For two years, the tribe trained physically and spiritually, launching their whaling canoe into the ocean and being intimidated by the protesters. Then the press came in droves, excited about the story, but frankly confused. Author Robert Sullivan, in his stunning travel memoir, A Whale Hunt, writes of the media,
“The stories they told of the Native American, sacred keeper of the land; the story of the conservationist, warrior on behalf of the earth; the story of the whale, the huge and potentially picturesque sea mammal that could sometimes launch majestically, gloriously, dramatically from the dark depths of the unfilmable panorama…the stories that were not the stories that the media were used to telling were these: the story of the sacred keeper of the land killing a whale, which is, to the press and public at large, the non-Indian symbol of the non-Indian sacred keepers of the seas; the story of the conservationist, lover of Native Americans’ sacred earth values, saying unloving things about Native Americans; and the story of the whale being eaten.”
Sullivan sticks with the Makah for two years, throughout the ordeal, and he paints Alex’s brother much how the media began to portray him. Not as a rural hick who cruelly intended the death of a great creature. Not the way Paul Watson wanted him painted, but as an intelligent, spiritual young man who understood nature, respected the whale and was committed to the traditional values of his people.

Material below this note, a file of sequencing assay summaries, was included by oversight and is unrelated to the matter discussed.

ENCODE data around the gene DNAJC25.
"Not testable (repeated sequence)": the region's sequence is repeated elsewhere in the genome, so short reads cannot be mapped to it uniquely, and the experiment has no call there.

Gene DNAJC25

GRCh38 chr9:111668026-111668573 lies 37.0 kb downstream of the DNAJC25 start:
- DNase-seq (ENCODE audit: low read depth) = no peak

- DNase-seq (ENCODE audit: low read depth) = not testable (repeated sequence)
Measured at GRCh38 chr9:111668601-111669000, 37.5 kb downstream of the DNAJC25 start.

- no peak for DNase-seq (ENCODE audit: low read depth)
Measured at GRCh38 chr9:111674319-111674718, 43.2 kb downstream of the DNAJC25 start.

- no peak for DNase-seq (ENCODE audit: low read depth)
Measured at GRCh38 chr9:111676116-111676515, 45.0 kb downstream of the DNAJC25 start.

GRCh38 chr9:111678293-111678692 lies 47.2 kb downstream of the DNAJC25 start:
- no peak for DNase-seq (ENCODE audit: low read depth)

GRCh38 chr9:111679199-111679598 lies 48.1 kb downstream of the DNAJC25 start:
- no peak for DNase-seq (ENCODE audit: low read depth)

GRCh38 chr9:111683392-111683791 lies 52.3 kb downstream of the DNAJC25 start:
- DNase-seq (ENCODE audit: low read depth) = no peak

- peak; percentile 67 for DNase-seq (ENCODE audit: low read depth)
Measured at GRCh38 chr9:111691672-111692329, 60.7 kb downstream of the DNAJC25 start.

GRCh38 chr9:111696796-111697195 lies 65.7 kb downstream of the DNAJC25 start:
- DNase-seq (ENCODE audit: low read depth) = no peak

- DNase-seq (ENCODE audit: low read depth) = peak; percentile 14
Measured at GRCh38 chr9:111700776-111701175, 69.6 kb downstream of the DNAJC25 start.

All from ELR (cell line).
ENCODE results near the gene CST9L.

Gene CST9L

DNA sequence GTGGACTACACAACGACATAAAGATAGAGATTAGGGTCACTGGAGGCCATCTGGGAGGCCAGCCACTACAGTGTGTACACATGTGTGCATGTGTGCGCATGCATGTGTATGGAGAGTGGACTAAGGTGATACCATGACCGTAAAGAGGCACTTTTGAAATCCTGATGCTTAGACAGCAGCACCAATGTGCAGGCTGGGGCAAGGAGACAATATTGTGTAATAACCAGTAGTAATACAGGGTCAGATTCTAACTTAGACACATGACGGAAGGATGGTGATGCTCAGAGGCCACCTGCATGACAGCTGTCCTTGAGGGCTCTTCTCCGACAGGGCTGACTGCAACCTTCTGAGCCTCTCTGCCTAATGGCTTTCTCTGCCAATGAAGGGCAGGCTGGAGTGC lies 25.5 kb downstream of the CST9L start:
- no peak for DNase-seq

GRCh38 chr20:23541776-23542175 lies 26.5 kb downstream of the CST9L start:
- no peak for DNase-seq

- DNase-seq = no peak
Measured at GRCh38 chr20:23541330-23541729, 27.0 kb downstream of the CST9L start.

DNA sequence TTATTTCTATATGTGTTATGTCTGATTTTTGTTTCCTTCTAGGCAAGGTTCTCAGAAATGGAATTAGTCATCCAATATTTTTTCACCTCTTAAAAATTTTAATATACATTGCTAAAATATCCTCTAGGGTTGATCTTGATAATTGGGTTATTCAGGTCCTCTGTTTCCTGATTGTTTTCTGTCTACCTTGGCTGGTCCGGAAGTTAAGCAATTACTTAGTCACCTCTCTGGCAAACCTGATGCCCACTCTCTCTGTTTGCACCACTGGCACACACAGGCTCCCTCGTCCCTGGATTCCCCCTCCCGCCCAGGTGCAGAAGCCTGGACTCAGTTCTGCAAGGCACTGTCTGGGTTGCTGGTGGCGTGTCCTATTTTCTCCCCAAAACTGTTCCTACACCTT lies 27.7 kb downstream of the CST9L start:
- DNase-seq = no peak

A McCarty relief carving of raven dropping a clam on a rock.
When all this was going on, I rooted for the Makah too. I for my own reasons. While I consider environmentalism a foundation of my beliefs, this all sounded like animal rights to me. This wasn’t about saving a species. This protest wasn’t coming from the dedicated scientists and journalists reporting to us about the essential problems with the ecology. Rather, these were the people who spend millions on saving cats and dogs, who weep for the lobster in the crockpot, who yearn for the welfare of a single domesticated pet while a species in the woods beyond is about to be vanquished forever. Whose commitment to the world would be so better spent on that dark reality of our declining ecosystem.
The whale was eventually hunted. On that morning, the environmentalists were still asleep, but the coast guard ships were protecting that Makah canoe from any potential violence. They speared their whale, and had proven to themselves and America that their culture was still intact – and that the treaty with the United States meant something.
Of this episode that put Neah Bay, Washington in the world’s spotlight, Alex says, “Sometimes just because you have a right, doesn’t mean you should practice it.”
But I saw a lot of similarities between Alex, the story of his brother and father, and his own stories of his grandfather. I wasn’t surprised when he said that his grandmother, Matilda, was instrumental in keeping the traditional dances alive in secret during the days when they were outlawed.
Right now, during the winter, Alex spends his time carving commission work and teaching an eighth grade Native American – a boy from a nearby tribe – how to read, and how to carve. Alex tells me he is carving as we speak. “As a community we’re definitely going in the right direction. We all have our place in the society to play our part. I know of individuals who are learning the Makah language from infancy…its going to come back. Teaching the language from infancy is what has to happen.”
“Oh,” he says when I ask about his family back home, “my daughter is becoming a wonderful artist.”